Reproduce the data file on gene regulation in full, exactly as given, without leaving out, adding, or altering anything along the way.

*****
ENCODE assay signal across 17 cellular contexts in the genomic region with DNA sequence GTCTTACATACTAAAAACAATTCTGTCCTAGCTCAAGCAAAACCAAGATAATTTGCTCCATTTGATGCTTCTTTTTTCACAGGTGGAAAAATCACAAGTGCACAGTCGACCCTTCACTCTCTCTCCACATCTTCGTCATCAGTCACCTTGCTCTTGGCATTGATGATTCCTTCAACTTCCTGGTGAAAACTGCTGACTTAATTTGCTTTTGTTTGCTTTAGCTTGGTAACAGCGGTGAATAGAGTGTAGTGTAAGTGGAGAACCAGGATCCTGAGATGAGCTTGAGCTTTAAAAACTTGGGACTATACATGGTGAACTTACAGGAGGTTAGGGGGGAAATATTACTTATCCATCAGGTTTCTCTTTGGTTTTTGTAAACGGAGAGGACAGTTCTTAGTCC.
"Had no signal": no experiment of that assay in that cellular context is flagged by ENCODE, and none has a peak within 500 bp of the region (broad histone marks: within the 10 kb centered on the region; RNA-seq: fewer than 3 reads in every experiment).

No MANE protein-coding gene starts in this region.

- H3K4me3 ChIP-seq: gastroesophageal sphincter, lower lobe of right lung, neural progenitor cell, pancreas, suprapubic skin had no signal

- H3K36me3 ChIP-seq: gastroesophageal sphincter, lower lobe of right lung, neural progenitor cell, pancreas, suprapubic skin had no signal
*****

ENCODE assay signal across 17 cellular contexts in the genomic region with DNA sequence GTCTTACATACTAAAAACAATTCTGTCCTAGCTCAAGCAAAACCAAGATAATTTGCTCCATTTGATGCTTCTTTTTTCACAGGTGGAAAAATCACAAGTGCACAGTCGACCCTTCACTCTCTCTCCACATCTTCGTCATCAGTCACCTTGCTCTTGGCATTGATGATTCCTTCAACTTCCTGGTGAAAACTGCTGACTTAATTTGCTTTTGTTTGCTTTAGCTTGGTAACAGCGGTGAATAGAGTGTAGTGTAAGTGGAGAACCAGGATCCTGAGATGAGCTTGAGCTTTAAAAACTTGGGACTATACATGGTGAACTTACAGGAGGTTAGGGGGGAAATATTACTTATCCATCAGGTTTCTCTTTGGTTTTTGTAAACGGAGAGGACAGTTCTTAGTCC.
"Had no signal": no experiment of that assay in that cellular context is flagged by ENCODE, and none has a peak within 500 bp of the region (broad histone marks: within the 10 kb centered on the region; RNA-seq: fewer than 3 reads in every experiment).

No MANE protein-coding gene starts in this region.

- H3K4me3 ChIP-seq: gastroesophageal sphincter, lower lobe of right lung, neural progenitor cell, pancreas, suprapubic skin had no signal

- H3K36me3 ChIP-seq: gastroesophageal sphincter, lower lobe of right lung, neural progenitor cell, pancreas, suprapubic skin had no signal